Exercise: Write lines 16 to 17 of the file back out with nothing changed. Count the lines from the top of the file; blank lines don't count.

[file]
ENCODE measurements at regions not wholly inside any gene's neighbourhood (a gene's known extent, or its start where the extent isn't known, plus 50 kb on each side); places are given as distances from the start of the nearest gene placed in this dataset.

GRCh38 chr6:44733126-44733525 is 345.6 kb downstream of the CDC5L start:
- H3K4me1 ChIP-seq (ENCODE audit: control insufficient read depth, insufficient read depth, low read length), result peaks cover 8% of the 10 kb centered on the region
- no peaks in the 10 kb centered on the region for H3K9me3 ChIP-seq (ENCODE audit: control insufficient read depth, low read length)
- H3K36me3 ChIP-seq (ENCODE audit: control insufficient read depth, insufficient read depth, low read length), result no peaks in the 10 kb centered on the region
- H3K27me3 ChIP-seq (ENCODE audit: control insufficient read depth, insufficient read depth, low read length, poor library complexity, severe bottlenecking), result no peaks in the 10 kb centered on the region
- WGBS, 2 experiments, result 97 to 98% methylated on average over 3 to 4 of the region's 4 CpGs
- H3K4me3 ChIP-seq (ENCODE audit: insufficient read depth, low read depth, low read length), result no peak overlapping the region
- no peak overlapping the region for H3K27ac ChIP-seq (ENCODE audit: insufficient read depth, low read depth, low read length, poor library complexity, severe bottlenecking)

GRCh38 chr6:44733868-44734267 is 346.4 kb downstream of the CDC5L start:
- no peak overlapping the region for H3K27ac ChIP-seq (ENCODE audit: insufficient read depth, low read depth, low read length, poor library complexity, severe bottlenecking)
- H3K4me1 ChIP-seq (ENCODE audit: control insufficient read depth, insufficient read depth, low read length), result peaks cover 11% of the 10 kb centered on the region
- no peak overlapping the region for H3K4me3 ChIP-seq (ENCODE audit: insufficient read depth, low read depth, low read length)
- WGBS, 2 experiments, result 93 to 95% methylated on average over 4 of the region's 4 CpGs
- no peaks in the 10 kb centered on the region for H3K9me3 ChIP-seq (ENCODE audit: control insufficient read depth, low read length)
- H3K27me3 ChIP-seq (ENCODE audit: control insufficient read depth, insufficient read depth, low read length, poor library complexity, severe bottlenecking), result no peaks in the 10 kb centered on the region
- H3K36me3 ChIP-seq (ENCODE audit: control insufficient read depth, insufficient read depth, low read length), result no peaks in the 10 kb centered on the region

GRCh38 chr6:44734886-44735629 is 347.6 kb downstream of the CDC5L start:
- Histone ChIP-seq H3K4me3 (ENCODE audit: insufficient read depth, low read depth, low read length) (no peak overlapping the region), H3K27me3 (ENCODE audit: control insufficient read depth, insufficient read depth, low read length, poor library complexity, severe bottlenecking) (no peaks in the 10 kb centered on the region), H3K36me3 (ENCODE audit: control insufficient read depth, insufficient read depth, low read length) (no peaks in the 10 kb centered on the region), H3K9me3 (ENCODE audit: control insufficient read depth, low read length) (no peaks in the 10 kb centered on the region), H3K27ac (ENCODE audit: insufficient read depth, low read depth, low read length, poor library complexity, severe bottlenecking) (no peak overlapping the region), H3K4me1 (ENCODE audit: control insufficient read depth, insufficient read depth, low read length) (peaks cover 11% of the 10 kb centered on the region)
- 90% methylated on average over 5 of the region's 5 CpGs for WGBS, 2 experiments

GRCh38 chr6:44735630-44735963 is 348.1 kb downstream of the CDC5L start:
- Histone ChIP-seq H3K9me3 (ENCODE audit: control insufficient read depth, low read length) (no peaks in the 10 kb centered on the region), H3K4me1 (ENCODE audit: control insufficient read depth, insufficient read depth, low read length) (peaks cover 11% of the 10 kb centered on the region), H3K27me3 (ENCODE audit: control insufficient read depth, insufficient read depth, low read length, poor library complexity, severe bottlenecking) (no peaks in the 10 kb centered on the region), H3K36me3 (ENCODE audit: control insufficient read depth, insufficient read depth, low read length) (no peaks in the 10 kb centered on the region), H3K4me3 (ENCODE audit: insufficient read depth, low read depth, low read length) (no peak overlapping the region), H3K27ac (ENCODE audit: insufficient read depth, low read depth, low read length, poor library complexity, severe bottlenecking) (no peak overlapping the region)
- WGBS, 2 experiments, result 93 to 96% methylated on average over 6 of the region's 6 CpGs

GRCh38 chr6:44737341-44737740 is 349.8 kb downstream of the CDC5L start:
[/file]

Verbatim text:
- H3K27me3 ChIP-seq (ENCODE audit: control insufficient read depth, insufficient read depth, low read length, poor library complexity, severe bottlenecking), result no peaks in the 10 kb centered on the region
- H3K36me3 ChIP-seq (ENCODE audit: control insufficient read depth, insufficient read depth, low read length), result no peaks in the 10 kb centered on the region